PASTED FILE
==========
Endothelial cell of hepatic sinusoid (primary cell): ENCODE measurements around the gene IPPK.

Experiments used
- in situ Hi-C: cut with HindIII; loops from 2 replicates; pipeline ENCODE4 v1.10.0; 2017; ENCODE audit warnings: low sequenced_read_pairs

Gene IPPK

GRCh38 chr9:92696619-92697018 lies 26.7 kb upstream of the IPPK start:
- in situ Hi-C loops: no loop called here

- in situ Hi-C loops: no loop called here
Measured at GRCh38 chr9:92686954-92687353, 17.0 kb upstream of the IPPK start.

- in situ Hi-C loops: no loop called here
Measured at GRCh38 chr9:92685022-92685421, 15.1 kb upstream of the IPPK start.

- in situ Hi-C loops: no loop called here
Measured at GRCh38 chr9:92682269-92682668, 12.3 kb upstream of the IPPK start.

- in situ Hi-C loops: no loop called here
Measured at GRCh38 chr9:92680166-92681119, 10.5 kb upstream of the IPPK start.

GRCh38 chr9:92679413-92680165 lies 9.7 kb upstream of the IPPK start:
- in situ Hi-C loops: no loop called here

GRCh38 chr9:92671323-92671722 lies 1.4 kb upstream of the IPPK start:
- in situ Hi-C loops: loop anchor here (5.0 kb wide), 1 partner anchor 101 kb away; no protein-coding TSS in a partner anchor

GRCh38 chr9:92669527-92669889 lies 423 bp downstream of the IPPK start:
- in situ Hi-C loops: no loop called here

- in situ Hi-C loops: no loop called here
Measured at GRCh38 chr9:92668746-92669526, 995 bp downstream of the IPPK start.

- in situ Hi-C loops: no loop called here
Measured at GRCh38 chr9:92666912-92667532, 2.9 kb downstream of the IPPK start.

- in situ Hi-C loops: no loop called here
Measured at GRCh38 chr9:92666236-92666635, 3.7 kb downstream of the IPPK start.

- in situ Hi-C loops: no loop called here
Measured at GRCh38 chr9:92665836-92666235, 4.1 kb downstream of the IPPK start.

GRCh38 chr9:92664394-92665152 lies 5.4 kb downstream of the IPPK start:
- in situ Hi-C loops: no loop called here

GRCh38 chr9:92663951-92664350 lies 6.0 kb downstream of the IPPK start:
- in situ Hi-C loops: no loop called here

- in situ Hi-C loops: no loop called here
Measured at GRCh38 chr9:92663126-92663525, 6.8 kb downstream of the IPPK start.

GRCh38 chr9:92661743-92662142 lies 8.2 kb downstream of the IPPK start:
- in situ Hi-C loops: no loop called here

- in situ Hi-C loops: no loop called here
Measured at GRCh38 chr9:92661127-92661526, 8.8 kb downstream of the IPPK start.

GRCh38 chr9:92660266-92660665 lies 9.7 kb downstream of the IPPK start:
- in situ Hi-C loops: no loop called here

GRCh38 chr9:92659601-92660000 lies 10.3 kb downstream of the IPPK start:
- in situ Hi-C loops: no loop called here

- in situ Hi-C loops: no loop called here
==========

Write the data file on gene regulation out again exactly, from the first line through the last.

Endothelial cell of hepatic sinusoid (primary cell): ENCODE measurements around the gene IPPK.

Experiments used
- in situ Hi-C: cut with HindIII; loops from 2 replicates; pipeline ENCODE4 v1.10.0; 2017; ENCODE audit warnings: low sequenced_read_pairs

Gene IPPK

GRCh38 chr9:92696619-92697018 lies 26.7 kb upstream of the IPPK start:
- in situ Hi-C loops: no loop called here

- in situ Hi-C loops: no loop called here
Measured at GRCh38 chr9:92686954-92687353, 17.0 kb upstream of the IPPK start.

- in situ Hi-C loops: no loop called here
Measured at GRCh38 chr9:92685022-92685421, 15.1 kb upstream of the IPPK start.

- in situ Hi-C loops: no loop called here
Measured at GRCh38 chr9:92682269-92682668, 12.3 kb upstream of the IPPK start.

- in situ Hi-C loops: no loop called here
Measured at GRCh38 chr9:92680166-92681119, 10.5 kb upstream of the IPPK start.

GRCh38 chr9:92679413-92680165 lies 9.7 kb upstream of the IPPK start:
- in situ Hi-C loops: no loop called here

GRCh38 chr9:92671323-92671722 lies 1.4 kb upstream of the IPPK start:
- in situ Hi-C loops: loop anchor here (5.0 kb wide), 1 partner anchor 101 kb away; no protein-coding TSS in a partner anchor

GRCh38 chr9:92669527-92669889 lies 423 bp downstream of the IPPK start:
- in situ Hi-C loops: no loop called here

- in situ Hi-C loops: no loop called here
Measured at GRCh38 chr9:92668746-92669526, 995 bp downstream of the IPPK start.

- in situ Hi-C loops: no loop called here
Measured at GRCh38 chr9:92666912-92667532, 2.9 kb downstream of the IPPK start.

- in situ Hi-C loops: no loop called here
Measured at GRCh38 chr9:92666236-92666635, 3.7 kb downstream of the IPPK start.

- in situ Hi-C loops: no loop called here
Measured at GRCh38 chr9:92665836-92666235, 4.1 kb downstream of the IPPK start.

GRCh38 chr9:92664394-92665152 lies 5.4 kb downstream of the IPPK start:
- in situ Hi-C loops: no loop called here

GRCh38 chr9:92663951-92664350 lies 6.0 kb downstream of the IPPK start:
- in situ Hi-C loops: no loop called here

- in situ Hi-C loops: no loop called here
Measured at GRCh38 chr9:92663126-92663525, 6.8 kb downstream of the IPPK start.

GRCh38 chr9:92661743-92662142 lies 8.2 kb downstream of the IPPK start:
- in situ Hi-C loops: no loop called here

- in situ Hi-C loops: no loop called here
Measured at GRCh38 chr9:92661127-92661526, 8.8 kb downstream of the IPPK start.

GRCh38 chr9:92660266-92660665 lies 9.7 kb downstream of the IPPK start:
- in situ Hi-C loops: no loop called here

GRCh38 chr9:92659601-92660000 lies 10.3 kb downstream of the IPPK start:
- in situ Hi-C loops: no loop called here

- in situ Hi-C loops: no loop called here